Monday’s Headlines: Fir Pete’s Sake Edition

There's plenty of room in the street, fir Pete's sake. Photo: Gersh Kuntzman
There's plenty of room in the street, fir Pete's sake. Photo: Gersh Kuntzman

Yes, welcome to late fall, and the Department of Transportation’s seasonal discrimination against pedestrians — otherwise known as Christmas!

It’s a time when deforested trees fill the already-jammed sidewalks, which is bad enough during normal years, but even worse during a pandemic, when we’re constantly being told to socially distance. Will anyone do anything about this?

Full disclosure: We love Christmas. It’s the most wonderful time of the year. This is not a war on Christmas.

This is a war on cars. And we’ve been winning.

Let's take more space away from car storage to make our holidays even more festive and even more safe.
Let’s take more space away from car storage to make our holidays even more festive and even more safe.

So far this year, Mayor de Blasio has repurposed curbside and sidewalk space to help the cycling boom, to help people recreate safely, to help restaurants, and even to help retail shops.

So will he finally allow Christmas tree vendors to set up in the “parking” lane instead of squeezing onto sidewalks? We’ll ask the mayor about it later this morning (if he takes our question), and the Council is having a hearing about sidewalks at 1 p.m. In the meantime, here’s the rest of the news from the weekend:

  • It turns out that state officials have been lying to us all along: They don’t think congestion pricing will start in 2021, even with President Biden likely to support it. (NYDN)
  • The mayor will reveal a plan this week to distribute tickets so crowds don’t get too large around Rockefeller Center (NY Post). The plan would be better with restrictions on vehicles, too, as the city did last year, which amNY‘s Mark Hallum pointed out.
  • The Post (natch) had a counter-take on the growing consensus on a plan to help out yellow taxi drivers.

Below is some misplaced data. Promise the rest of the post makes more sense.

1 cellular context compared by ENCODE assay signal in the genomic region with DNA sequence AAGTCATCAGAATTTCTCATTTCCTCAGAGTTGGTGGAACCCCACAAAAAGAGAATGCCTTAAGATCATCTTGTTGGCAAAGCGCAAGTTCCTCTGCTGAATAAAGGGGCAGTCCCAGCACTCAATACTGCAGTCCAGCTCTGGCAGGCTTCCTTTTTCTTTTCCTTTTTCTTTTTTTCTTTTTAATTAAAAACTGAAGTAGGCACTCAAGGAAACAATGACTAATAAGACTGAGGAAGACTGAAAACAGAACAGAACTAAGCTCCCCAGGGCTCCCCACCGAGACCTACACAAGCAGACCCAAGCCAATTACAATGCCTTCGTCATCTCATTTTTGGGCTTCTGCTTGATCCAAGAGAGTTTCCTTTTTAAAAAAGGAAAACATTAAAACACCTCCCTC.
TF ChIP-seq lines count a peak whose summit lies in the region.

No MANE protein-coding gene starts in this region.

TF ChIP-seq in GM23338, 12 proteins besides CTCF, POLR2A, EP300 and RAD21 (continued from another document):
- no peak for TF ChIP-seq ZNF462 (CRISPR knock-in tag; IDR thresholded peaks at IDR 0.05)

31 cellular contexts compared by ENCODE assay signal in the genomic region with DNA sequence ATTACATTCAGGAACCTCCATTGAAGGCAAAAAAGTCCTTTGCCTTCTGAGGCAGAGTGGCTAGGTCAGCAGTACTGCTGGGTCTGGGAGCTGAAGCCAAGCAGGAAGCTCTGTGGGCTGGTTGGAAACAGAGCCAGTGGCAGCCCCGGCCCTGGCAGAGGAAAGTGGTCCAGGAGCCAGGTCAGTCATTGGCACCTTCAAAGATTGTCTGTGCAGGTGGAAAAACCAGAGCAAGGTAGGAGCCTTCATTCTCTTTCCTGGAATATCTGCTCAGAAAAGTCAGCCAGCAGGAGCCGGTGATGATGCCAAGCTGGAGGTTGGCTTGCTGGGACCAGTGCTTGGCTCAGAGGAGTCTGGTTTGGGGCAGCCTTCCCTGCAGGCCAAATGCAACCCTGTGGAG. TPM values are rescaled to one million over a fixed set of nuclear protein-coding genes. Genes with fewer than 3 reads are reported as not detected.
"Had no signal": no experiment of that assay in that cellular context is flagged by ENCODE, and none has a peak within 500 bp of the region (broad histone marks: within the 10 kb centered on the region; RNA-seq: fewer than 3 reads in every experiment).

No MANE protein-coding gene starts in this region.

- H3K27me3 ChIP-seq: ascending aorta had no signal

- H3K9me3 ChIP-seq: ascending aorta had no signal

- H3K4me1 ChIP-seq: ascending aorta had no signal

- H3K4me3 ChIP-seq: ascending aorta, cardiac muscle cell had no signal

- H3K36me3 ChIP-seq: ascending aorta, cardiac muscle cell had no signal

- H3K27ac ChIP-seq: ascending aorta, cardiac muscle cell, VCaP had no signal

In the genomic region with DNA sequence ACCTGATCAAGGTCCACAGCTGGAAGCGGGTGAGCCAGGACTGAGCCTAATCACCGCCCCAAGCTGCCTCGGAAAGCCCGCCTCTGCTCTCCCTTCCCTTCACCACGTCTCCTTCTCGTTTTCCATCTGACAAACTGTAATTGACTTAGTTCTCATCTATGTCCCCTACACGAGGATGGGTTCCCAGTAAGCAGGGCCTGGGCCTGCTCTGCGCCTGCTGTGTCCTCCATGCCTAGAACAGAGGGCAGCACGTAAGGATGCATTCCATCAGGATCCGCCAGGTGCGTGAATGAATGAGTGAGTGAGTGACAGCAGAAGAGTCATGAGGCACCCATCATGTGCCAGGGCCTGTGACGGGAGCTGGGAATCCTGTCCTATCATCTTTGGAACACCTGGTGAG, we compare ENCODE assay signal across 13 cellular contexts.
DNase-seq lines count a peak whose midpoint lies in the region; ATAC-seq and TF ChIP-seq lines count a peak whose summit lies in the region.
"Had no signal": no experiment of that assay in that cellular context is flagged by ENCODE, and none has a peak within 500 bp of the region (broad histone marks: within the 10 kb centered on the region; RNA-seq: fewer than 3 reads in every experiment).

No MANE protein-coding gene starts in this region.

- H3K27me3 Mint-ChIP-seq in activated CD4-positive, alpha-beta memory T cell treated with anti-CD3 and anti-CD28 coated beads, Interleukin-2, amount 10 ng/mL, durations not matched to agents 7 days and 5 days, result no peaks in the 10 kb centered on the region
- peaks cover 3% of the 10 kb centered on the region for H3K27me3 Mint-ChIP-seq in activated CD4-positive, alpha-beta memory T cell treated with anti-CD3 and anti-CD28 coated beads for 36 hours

• A reckless, rude (and drunk, according to amNY) driver crashed into the Washington Square arch, injuring himself and a cop, but leaving the shrine to our slave-owning national father George Washington unscathed. (NY Post)
  • It was funny to see the Daily News scare-wooding with the danger of online shopping, given that the paper has consistently touted the “best deals” for shoppers online.
  • Ugh: Half-a-million pickup truck owners have disabled the emissions monitoring systems in their vehicles, which is worsening pollution, according to the feds. (NY Times)
  • Defund the police? NYPD overtime is up as Mayor de Blasio and Police Commissioner Dermot Shea fail to crack down on waste and fail to properly manage their workers. (NY Post)
  • Those cool open gangway subway trains have been delayed. (The City)
  • The new gold — copper! (NY Post)
  • Car carnage has even claimed the life of an Air Force doctor from New Jersey in the United Arab Emirates. (NY Post)
  • Headlines that make headlines … and then make headlines! Someone stole a NY Post van (with the paper’s motto plastered on it) and then rammed it into some cop cars, which is kinda brilliant (in a tabloid news sense). (NY Post)
  • And, finally, kudos to Friend of Streetsblog Brian Howald, who biked a century … at night … in nine hours:


This is no way to get across a busy park. (Not shown — the last stretch when cyclists must dismount).

Monday’s Headlines: Weekend Ride Edition

It was quite a Sunday: A Santa ride in Jackson Heights, more pedestrian discrimination on the Upper East Side, and a memorial ride for a beloved pediatrician who was killed in Central Park because the Parks Department and the Central Park Conservancy don't care about cyclists. That, plus all the news.

DOT’s Newest Bike/Ped Safety Campaign: “Heads Up”

“Heads Up.” That’s the Department of Transportation’s newest message for cyclists and pedestrians, which will appear on six billboards, 300 bus shelters and 250,000 coffee cup sleeves around the city. The new campaign marks a more positive tone than DOT’s “Don’t Be A Jerk” campaign, which many cyclists felt unfairly stigmatized bike riders. It’s also […]